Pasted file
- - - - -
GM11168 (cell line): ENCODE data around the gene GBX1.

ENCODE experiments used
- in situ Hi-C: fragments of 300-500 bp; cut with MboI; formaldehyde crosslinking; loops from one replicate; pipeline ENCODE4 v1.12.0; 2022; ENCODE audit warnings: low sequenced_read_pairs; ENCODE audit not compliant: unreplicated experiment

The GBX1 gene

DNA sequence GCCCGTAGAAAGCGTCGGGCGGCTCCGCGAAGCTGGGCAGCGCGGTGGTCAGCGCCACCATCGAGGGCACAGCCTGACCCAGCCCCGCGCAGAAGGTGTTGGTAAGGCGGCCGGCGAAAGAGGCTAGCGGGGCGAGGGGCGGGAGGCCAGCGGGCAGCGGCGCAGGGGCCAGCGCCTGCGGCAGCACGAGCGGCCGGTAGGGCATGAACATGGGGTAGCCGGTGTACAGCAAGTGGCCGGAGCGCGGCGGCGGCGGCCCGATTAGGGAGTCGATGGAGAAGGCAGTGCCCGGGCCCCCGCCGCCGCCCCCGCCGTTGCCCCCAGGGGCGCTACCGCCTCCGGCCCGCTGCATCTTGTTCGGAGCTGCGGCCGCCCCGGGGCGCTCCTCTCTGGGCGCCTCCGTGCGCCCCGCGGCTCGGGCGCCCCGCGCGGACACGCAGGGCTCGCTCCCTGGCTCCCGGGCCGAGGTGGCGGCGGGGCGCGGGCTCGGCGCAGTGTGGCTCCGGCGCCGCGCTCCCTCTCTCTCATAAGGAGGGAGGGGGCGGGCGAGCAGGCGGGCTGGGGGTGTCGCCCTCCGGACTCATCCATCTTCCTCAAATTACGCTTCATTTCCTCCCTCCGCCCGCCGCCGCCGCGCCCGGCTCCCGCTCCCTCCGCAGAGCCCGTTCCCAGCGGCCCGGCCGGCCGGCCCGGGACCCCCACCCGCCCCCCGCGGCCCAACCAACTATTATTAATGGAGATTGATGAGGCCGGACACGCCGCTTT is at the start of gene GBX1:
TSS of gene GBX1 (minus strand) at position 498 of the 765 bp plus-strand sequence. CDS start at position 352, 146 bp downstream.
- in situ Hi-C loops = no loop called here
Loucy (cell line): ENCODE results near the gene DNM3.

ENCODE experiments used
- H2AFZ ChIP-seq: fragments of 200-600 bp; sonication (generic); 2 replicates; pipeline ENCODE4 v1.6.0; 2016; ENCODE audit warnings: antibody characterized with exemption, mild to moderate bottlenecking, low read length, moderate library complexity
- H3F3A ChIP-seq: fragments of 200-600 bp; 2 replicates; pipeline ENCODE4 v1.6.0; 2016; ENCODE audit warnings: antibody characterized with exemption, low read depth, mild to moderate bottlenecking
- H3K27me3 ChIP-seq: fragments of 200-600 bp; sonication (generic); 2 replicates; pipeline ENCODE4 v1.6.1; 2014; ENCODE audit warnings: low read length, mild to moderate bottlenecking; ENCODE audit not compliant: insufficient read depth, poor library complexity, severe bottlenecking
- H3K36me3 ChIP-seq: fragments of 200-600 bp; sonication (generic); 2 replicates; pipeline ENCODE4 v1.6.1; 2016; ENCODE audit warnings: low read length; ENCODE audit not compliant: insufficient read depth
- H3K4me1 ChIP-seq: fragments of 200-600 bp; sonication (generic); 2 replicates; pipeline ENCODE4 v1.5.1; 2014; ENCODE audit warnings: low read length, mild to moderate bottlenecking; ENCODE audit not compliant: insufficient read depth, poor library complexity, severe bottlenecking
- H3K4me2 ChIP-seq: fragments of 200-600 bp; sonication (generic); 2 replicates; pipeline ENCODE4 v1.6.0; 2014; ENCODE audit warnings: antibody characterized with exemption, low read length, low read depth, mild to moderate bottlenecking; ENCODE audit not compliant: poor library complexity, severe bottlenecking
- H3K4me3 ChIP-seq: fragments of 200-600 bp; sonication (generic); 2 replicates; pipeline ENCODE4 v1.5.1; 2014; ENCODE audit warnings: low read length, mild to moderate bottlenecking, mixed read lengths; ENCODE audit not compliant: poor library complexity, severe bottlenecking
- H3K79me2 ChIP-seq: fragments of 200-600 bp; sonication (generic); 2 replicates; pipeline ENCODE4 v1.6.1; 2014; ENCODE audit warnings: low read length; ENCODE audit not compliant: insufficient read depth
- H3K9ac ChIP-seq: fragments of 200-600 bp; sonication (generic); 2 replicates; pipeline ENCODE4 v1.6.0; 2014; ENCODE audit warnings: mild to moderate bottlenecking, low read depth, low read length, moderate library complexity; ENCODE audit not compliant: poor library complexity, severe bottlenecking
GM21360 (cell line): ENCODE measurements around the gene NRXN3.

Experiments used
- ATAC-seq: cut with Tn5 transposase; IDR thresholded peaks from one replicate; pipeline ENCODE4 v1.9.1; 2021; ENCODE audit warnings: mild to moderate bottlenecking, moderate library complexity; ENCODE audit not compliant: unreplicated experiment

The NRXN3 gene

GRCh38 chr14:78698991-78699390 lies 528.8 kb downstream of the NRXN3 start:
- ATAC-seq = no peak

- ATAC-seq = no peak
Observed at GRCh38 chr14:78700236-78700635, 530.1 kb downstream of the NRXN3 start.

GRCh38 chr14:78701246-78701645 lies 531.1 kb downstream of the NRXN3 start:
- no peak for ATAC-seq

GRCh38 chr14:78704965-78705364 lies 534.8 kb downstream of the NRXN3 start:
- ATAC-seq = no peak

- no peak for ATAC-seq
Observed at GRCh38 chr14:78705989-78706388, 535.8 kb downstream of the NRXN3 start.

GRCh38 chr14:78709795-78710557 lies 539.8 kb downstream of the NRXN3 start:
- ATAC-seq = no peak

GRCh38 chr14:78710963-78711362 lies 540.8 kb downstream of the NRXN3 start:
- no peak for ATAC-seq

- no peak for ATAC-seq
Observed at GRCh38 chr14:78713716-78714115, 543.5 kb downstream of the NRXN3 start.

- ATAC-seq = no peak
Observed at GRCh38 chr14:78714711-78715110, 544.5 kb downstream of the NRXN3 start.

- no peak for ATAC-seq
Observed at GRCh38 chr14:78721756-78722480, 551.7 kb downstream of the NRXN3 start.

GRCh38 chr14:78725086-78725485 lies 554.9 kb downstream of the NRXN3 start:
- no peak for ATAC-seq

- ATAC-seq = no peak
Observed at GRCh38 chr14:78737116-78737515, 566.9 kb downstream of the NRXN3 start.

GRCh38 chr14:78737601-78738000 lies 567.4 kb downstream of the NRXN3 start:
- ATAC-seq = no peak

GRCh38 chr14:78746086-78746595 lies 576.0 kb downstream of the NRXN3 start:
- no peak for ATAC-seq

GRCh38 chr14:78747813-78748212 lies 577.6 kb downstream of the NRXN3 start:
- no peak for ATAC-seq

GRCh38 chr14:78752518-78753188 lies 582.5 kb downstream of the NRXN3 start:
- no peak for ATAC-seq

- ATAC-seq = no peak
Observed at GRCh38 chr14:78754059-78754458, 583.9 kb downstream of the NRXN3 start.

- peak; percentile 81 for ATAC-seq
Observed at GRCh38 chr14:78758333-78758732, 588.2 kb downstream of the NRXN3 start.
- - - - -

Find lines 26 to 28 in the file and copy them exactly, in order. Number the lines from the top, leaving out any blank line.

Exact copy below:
Observed at GRCh38 chr14:78700236-78700635, 530.1 kb downstream of the NRXN3 start.

GRCh38 chr14:78701246-78701645 lies 531.1 kb downstream of the NRXN3 start:
- no peak for ATAC-seq